Their Story

Cal Heritage Trout Logo

A Creek in the Goose Lake Drainage

Goose Lake in the background

An access road going west with a view of Goose Lake on the horizon. After spending a couple of days back in the Goose Lake drainage here, it was clear to me the cattle-guard wasn't working.

Fish Habitat Improvement

The sign above outlines several habitat improvements which were clear and present along this creek some 20 years later.My impression of this fishery--it's certainly home to healthy, native redbands. But, as you'll see in the pictures below, the foot-print from livestock is plainly visible all along the beaten down areas of the creek. The resulting lost plants and grasses, as well as, trampled banks along the creek are likely to reverse much of the improvements.

Creek restoration pictured here is evident by these logs placed at right angle to create breaks for pools

This picture illustrates the pooling effect resulting from the placement of boulders and a log across the creek. The log also traps sediment behind it, producing clearer and more bug and fish friendly habitat.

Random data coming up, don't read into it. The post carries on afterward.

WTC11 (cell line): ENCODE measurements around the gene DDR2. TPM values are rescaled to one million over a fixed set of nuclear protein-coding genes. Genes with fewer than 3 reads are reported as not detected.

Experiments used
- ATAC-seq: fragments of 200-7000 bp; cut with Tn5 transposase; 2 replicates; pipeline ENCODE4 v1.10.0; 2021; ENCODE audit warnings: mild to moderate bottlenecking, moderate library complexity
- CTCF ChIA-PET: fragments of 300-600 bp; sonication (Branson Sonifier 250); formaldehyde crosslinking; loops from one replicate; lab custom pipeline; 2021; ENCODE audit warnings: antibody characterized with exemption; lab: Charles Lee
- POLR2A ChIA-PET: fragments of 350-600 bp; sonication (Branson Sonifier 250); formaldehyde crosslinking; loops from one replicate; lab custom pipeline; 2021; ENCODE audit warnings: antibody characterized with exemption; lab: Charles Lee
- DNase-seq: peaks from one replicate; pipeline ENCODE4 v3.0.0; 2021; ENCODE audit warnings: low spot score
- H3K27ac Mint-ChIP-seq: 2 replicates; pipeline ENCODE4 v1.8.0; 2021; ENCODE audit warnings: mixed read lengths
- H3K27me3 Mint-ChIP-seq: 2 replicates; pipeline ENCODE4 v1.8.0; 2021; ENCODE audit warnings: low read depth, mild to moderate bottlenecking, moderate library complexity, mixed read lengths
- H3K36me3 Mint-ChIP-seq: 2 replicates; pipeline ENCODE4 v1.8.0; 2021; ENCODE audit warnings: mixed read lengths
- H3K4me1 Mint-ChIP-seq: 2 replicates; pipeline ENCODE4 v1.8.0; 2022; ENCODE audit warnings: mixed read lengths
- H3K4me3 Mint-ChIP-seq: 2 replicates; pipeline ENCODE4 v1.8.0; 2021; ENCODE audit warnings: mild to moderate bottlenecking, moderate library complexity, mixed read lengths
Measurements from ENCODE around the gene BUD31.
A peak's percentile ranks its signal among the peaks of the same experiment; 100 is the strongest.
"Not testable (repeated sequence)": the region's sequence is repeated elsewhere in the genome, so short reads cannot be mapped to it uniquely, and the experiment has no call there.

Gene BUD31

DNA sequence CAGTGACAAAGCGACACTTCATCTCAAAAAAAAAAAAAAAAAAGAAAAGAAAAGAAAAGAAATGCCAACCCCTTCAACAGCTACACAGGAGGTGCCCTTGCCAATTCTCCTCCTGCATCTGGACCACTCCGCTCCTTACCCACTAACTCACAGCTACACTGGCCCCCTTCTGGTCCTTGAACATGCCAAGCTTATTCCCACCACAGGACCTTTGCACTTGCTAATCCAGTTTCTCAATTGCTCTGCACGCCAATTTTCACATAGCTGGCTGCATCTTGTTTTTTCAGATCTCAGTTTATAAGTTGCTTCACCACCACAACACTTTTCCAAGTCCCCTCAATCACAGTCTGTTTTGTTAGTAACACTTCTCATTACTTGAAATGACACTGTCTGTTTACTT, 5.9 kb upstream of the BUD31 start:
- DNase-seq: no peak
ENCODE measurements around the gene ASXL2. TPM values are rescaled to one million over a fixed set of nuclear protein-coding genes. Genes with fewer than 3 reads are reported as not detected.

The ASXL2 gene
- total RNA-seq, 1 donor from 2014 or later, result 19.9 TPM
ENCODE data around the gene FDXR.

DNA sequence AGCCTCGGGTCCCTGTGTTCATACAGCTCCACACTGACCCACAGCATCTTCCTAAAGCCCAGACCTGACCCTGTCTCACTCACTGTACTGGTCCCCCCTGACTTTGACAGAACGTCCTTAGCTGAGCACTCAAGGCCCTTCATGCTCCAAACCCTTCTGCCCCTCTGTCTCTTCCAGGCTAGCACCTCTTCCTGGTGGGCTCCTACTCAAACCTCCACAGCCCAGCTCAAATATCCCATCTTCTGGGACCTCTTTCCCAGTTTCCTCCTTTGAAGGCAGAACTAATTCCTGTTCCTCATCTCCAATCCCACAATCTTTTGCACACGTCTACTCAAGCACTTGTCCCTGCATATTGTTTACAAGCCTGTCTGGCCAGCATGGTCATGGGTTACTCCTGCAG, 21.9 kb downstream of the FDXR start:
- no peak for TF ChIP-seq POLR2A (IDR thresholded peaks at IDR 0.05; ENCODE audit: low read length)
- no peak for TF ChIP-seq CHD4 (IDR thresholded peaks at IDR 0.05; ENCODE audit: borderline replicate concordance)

tree outlined against evening sky

A topped and dying tree looks imposing against the evening sky. I detected either a hawk or an owl roosting in the top, but couldn't get a close enough look to confirm.

Woke up to frost covering my Coleman stove

The normally forest green of my Coleman stove is white with frost this morning.

The creek sustains a good number of native plants

The creek supports a variety of plants. With cattle roaming up and down the creek, I fear it won't be standing for long.

Herd of cows roam along this fragile creek

Who invited these guys? They're not that bright and chances are they missed all the points outlined in the Fish Habitat Improvement sign just downstream.

Livestock feed and shit all along this fragile creek

You'll find pile, after pile, of cowshit all along the creek here. After dining on all the grasses along the creek, they top it off with this.

Efforts to shore up the bank along this creek - probably broken down by cattle

Shoring up a creek bank from further erosion by placing large boulders and tree branches tight to the bend.